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Smith v. Central Point Pawn, LLC

Court of Appeals of Oregon

February 27, 2019

David J. SMITH, Plaintiff-Appellant,
v.
CENTRAL POINT PAWN, LLC, Defendant-Respondent.

          Submitted March 2, 2018

          Jackson County Circuit Court 14CV20545 Timothy C. Gerking, Judge.

          David J. Smith fled the brief pro se.

          Kendell H. Ferguson and Sorenson, Ransom, Ferguson & Clyde, LLP, filed the brief for respondent.

          Before Armstrong, Presiding Judge, and Tookey, Judge, and Shorr, Judge.

         Case Summary:

         Plaintiff appeals from an order granting summary judgment to defendant, Central Point Pawn, LLC (CPP). One of CPP's member-managers had borrowed money from plaintiff purportedly to be used for CPP's business operations. Plaintiff sued after CPP failed to repay the loan. CPP moved for summary judgment under ORS 63.140(1)(a), arguing that the loan had not been arranged in the ordinary course of business and that the other member-managers had not authorized the loan. The trial court granted CPP's motion, and plaintiff appeals. Held: The trial court erred. Based on the evidence in the summary judgment record, there is a genuine issue of material fact whether CPP incurred the debt from plaintiff's loan in the ordinary course of business.

         Reversed and remanded.

         [296 Or.App 342] SHORR, J.

         Plaintiff sued defendant, Central Point Pawn, LLC (CPP), after CPP failed to repay a loan from plaintiff that was arranged by a member-manager of CPP, without the knowledge or approval of the other member-managers. CPP moved for summary judgment, maintaining that it was not responsible for repaying the loan because it was not made in the ordinary course of business and not approved by a majority of CPP's member-managers. The trial court granted CPP's motion.[1] For the reasons explained below, we reverse and remand.

         In reviewing a trial court's summary judgment ruling, we view the evidence in the light most favorable to the nonmoving party, here plaintiff, to determine whether there is a genuine issue of material fact that precludes summary judgment. Rush v. Corvallis School District 5O9J, 291 Or.App. 252, 253, 419 P.3d 746 (2018). There is no genuine issue of material fact if, "based upon the record before the court viewed in a manner most favorable to the adverse party, no objectively reasonable juror could return a verdict for the adverse party on the matter that is the subject of the motion for summary judgment." ORCP 47 C. We state the facts and apply the law consistently with that standard.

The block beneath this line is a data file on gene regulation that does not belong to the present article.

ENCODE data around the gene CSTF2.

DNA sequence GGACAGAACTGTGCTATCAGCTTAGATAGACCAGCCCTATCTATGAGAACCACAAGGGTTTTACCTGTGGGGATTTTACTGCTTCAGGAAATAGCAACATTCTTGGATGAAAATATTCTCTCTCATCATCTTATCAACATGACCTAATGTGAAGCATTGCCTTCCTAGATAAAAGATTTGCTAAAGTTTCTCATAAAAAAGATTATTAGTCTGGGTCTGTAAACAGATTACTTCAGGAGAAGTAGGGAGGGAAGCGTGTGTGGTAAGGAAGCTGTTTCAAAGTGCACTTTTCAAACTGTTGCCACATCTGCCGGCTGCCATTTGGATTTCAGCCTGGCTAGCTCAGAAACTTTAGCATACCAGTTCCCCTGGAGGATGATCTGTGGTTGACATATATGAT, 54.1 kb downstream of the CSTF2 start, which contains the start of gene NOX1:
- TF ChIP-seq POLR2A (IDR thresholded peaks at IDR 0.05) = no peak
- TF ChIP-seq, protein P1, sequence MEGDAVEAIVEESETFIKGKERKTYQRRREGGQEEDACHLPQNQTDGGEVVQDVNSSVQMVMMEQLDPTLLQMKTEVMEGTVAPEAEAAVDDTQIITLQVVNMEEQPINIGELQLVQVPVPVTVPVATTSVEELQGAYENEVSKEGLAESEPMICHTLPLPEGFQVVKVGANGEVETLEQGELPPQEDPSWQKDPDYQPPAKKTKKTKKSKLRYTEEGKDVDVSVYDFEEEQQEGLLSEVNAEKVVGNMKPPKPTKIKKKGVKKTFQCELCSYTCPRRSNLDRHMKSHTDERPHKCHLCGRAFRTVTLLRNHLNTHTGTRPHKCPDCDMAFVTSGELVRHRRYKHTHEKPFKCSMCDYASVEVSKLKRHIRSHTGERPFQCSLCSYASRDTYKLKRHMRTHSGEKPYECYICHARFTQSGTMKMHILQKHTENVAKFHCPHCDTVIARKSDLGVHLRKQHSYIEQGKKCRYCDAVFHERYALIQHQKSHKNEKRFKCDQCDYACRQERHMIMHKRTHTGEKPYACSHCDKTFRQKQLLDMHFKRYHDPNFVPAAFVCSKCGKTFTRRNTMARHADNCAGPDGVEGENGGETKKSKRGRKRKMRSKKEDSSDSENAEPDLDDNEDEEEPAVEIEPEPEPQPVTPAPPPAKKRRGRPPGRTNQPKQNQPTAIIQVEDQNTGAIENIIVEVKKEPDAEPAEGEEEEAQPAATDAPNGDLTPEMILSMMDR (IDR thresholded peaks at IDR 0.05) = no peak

CPP is a member-managed limited liability company (LLC) that owns and operates a pawn shop in Oregon. Under its operating agreement, the purpose of CPP is to "engage in any Pawnbroker act or activity for which a limited liability company may be organized under the laws of the state of Oregon."[2] The operating agreement does not [296 Or.App 343] specify any procedures for borrowing money that will be used for CPP's business operations.

         In early 2011, plaintiff met with Bogart, a member-manager and CPP's registered agent, and proposed to extend a line of credit to CPP Bogart accepted the loan on behalf of CPP and borrowed $48, 800 over the next six months. In a declaration submitted to the trial court, Bogart averred that the loan was "needed for and used in the operation of CPP's pawn shop." Based on the summary judgment record, plaintiff and Bogart did not memorialize the loan agreement in a written contract, but evidence of the loan was furnished to CPP's tax preparer. Undisputed evidence in the summary judgment record shows that Bogart did not consult with CPP's other member-managers regarding the loan, and the other member-managers only learned of the loan when plaintiff brought this action against CPP to recover the balance due.

         Plaintiff brought the underlying lawsuit when CPP failed to repay the loan.[3] CPP argued that it was not bound by the loan agreement between Bogart and plaintiff. In its motion for summary judgment, CPP maintained that the debt owed to plaintiff was not incurred in the ordinary course of business-because, as CPP put it, pawnbrokers are "in the business of loaning money-not being debtors"- nor was the loan approved by a majority of the member-managers. During the summary judgment hearing, CPP took the position that a loan from a bank or other "standard lender" would ...


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